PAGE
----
I was waiting for the subject of "information dominance" to surface on this board.   Not that I was looking for a contentious subject to weigh in on, but it seems to me that the extant realities and the purported achievements in regards to the "Sense" function have been overlooked and/or hightly overrated in this particular forum.   If "Sense" is the foundation upon which all of our "Big Head/Small Body" Interim and Future Army organizations and operations will purportedly be based, then we have a long way to go according to the current experience of our allies who are actually doing the business.   We have senior Canadian Army leadership (DLSC & now COs) who purport that we will never again conduct the Transitional Operation known as "Advance to Contact" because "tomorrow" we will purportedly have perfect enemy Situational Awareness and will then be able to "Advance with PURPOSE".   And if you believe that, I have some perfectly good swampland to sell you...

The fact of the matter is that digitization has not yet proven to be the "force multipiler" that its proponents would suggest.   The above U.S. article is just the start.   There are other recent articles based on testimony to the U.S. Senate which decry the abject fallacy of "information dominance" in the context of 21st Century warfare.   To whit - "asymmetic warfare", the "3 Block War", complex terrain and "insurgent forces" by their very essence preclude the "stand-off" information dominance that some believe wiill lend us a decisive advantage.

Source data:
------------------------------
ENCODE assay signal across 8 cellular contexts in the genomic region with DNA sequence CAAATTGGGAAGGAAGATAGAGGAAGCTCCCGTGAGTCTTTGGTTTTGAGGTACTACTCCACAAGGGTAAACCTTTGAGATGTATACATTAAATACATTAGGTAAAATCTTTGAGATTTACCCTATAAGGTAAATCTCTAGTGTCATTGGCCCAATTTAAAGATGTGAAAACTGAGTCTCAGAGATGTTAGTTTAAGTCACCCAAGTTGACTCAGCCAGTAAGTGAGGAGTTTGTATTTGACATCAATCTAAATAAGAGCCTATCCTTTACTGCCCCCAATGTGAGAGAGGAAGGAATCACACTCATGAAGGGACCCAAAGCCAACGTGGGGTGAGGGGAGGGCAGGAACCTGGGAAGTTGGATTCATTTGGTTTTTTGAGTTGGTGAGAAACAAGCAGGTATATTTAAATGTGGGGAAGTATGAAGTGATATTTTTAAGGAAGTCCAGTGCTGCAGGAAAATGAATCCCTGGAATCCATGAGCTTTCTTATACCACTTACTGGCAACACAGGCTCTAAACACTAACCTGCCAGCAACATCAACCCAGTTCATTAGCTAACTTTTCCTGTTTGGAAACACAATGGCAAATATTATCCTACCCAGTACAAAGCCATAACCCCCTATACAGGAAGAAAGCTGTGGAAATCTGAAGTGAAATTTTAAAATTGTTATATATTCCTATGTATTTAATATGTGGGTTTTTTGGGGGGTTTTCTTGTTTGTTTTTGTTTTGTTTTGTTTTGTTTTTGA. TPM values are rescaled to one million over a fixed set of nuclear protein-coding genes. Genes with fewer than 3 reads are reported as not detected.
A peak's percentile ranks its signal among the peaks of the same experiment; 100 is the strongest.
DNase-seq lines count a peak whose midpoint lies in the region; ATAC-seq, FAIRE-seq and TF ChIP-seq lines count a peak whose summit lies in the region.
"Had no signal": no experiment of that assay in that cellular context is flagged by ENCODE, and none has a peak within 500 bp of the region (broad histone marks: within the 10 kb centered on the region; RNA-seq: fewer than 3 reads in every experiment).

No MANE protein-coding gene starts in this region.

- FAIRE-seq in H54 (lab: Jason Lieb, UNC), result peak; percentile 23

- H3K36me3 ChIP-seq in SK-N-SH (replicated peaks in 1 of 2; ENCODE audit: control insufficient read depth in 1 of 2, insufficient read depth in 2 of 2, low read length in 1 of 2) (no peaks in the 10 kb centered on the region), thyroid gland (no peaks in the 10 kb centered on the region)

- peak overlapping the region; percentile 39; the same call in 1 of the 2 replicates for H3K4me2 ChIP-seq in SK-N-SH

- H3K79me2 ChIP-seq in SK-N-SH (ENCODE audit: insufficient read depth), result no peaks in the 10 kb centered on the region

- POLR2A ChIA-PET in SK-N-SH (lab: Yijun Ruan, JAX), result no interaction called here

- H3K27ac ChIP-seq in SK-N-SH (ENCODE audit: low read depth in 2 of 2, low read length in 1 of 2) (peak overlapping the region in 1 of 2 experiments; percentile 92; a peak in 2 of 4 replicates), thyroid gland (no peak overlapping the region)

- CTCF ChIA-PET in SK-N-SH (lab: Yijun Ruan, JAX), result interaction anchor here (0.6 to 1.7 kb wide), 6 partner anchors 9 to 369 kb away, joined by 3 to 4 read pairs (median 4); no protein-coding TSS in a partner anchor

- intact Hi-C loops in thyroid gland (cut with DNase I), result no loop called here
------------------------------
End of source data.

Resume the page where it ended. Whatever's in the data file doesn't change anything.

For the "systems guys", digitization and the associated "Command Support enablers" are the insititutional Holy Grail.  And therein lies the rub WRT an inordinate (and grossly misplaced) dependance upon sensor-based information through an "All-Source-Coordination-Cell", a "Command Support Battalion" or whatever you choose to call the command support albatross.   If the aim is to give the man on the ground in the face of the enemy the goods that he needs to prosecute operations, then I'm sorry to say that our current (and forecast) ISR technology and ASCC "fusion cells" are not going to fill the bill.   Indeed, the results are more often than not entirely out to lunch.   Hmmm - a battalion-sized organization at Brigade level which exists to provide "command support" based on a cast of hundreds, dependant upon kilometres of FOCA cable to enable the "network", and working from an electronic download of ISR data.   Try to move that congolmeration in a hurry - I dare you.   Agile?  I think not.  But wait - it gets even better.   This very same static/wired organization is supposedly going to direct (and by virtue of Blue SA) second-guess the decisions on the ground of the dismounted tactical commander who doesn't have the luxury of packing a 36" gas plasma screen in his (or her) rucksack... Our American friends are already playing the tactical "second guessing game" based on too much tactical information being fed to the operational and strategic levels.    Been there, see it in action 2 years ago.   I'd be pleasantly surprised if PBI could tell me that times have changed based on what he is seeing now.....